Theodore Roosevelt is a giant figure in the history of conservation and the National Parks system. Arguably the first “Conservation President,” he used his authority and foresight to establish and protect many of our country’s most treasured places. His conservation legacy is astounding, especially for the era in which he governed, and encompasses far more than his additions to the national parks system.
Honoring his important tenure as President, no fewer than six different national parks commemorate Teddy Roosevelt:
- Theodore Roosevelt National Park
- Theodore Roosevelt Birthplace National Historic Site
- Theodore Roosevelt Inaugural National Historic Site
- Theodore Roosevelt Island
- Sagamore Hill National Historic Site
- Mount Rushmore National Memorial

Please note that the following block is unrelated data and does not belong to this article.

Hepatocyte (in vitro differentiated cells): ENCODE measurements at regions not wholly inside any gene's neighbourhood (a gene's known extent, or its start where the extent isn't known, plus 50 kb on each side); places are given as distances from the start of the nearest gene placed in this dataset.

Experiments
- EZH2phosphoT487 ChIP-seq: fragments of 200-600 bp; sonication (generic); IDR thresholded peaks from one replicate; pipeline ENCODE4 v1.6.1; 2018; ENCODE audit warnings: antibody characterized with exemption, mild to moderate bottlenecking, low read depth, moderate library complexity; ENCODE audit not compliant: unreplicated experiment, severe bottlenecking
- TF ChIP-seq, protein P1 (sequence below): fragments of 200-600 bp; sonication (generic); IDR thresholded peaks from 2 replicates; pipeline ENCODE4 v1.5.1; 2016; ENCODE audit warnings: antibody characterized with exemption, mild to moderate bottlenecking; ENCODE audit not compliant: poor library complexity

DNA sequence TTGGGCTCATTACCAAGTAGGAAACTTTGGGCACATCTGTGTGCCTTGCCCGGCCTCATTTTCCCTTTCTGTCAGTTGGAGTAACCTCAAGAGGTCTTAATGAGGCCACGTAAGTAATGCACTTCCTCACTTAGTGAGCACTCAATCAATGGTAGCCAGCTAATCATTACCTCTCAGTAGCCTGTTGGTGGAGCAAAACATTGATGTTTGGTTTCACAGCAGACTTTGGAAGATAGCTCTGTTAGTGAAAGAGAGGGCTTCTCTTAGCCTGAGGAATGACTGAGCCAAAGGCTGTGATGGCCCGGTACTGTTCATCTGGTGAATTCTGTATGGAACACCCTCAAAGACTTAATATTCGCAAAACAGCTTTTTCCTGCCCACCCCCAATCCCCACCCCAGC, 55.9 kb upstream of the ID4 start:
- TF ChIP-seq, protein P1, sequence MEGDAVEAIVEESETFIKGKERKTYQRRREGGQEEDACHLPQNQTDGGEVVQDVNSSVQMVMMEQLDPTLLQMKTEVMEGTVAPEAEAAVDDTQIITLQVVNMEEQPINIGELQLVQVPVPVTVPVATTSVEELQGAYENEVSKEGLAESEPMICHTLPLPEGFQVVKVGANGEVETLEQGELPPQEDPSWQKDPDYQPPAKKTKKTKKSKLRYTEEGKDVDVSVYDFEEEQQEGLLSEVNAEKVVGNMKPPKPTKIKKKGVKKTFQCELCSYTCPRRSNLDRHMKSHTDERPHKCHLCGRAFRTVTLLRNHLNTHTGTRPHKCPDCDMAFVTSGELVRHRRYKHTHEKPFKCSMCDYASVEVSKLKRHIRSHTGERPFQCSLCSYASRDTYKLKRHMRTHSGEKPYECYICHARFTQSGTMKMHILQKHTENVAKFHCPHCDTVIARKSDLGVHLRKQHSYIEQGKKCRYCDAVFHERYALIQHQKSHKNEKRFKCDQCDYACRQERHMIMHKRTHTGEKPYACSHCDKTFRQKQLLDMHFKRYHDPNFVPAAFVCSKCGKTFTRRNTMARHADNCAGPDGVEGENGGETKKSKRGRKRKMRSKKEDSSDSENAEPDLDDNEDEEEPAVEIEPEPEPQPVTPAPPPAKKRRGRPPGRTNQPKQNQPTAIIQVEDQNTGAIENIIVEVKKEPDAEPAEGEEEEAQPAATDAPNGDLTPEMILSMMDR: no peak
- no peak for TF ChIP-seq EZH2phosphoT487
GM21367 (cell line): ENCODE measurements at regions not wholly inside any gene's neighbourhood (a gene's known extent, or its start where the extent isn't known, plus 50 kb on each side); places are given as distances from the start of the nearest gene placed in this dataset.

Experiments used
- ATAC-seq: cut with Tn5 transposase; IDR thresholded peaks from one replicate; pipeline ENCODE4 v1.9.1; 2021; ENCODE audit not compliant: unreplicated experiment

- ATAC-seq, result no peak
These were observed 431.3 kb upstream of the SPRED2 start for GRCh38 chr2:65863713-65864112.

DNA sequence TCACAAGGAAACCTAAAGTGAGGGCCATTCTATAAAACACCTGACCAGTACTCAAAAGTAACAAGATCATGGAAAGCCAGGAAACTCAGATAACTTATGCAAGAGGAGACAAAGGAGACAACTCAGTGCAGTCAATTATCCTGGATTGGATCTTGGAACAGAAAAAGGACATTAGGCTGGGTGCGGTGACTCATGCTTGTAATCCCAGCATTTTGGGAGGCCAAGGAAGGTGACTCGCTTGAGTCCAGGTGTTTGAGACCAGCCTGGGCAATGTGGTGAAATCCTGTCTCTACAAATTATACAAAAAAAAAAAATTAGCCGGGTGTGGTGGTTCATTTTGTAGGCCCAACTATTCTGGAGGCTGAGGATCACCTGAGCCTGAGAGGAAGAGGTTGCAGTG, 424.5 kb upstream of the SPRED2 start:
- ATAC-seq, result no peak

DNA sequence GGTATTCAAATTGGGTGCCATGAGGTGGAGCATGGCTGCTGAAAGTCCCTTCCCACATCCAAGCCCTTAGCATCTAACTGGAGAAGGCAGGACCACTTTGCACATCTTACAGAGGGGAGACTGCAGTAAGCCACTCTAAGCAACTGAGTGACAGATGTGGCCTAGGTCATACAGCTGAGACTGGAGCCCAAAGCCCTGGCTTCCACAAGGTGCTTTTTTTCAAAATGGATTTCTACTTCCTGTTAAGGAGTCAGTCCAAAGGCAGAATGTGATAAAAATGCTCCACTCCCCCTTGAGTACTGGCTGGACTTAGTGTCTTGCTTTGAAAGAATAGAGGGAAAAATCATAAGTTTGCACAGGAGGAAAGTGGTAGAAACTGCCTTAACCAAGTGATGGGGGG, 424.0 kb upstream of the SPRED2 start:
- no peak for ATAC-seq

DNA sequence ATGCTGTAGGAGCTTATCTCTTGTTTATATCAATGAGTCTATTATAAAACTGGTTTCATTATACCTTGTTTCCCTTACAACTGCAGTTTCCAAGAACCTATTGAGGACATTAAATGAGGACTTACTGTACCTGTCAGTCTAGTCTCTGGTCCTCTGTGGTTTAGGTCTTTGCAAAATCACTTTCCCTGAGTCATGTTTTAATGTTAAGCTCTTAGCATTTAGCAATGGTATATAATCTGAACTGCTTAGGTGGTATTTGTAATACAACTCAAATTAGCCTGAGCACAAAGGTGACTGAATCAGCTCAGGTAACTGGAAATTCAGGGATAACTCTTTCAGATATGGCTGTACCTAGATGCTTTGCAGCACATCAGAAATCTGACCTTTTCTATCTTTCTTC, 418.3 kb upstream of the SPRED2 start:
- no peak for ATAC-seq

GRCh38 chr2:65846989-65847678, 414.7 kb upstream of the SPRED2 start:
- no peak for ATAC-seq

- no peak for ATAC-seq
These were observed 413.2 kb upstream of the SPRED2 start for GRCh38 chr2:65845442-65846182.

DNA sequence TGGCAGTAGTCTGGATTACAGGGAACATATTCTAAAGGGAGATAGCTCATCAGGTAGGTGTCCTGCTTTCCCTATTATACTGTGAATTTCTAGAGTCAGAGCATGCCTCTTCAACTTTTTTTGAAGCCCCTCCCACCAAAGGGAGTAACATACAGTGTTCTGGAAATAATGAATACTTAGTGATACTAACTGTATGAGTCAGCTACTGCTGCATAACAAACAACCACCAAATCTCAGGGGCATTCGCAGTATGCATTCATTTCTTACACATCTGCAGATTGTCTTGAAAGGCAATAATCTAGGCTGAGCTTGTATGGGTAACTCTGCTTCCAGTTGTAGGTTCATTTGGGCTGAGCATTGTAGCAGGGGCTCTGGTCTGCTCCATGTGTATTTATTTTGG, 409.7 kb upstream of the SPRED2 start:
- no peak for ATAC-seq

TR will forever be associated with the many national park units he helped established, whether by signing national park legislation or by using his authority under the Antiquities Act. Here’s the looong list of places he helped protect:
- Crater Lake National Park
- Wind Cave National Park
- Mesa Verde National Park
- Chickasaw National Recreation Area
- Grand Canyon National Park
- Devils Tower National Monument
- El Morro National Monument
- Montezuma Castle National Monument
- Petrified Forest National Park
- Chaco Culture National Historical Park
- Lassen Volcanic National Park
- Gila Cliff Dwellings National Monument
- Tonto National Monument
- Muir Woods National Monument
- Pinnacles National Park
- Jewel Cave National Monument
- Natural Bridges National Monument
- Tumacacori National Monument
- Olympic National Park
- Jean Lafitte National Historical Park
- Yosemite National Park
That’s one helluva conservation legacy for the National Parks.
And that doesn’t include the 51 National Bird Sanctuaries (later renamed National Wildlife Refuges) he designated, the 150 million acres of National Forests he established, or the other conservation policies he impacted.
Thanks, Teddy, for all that you did to preserve America’s natural heritage.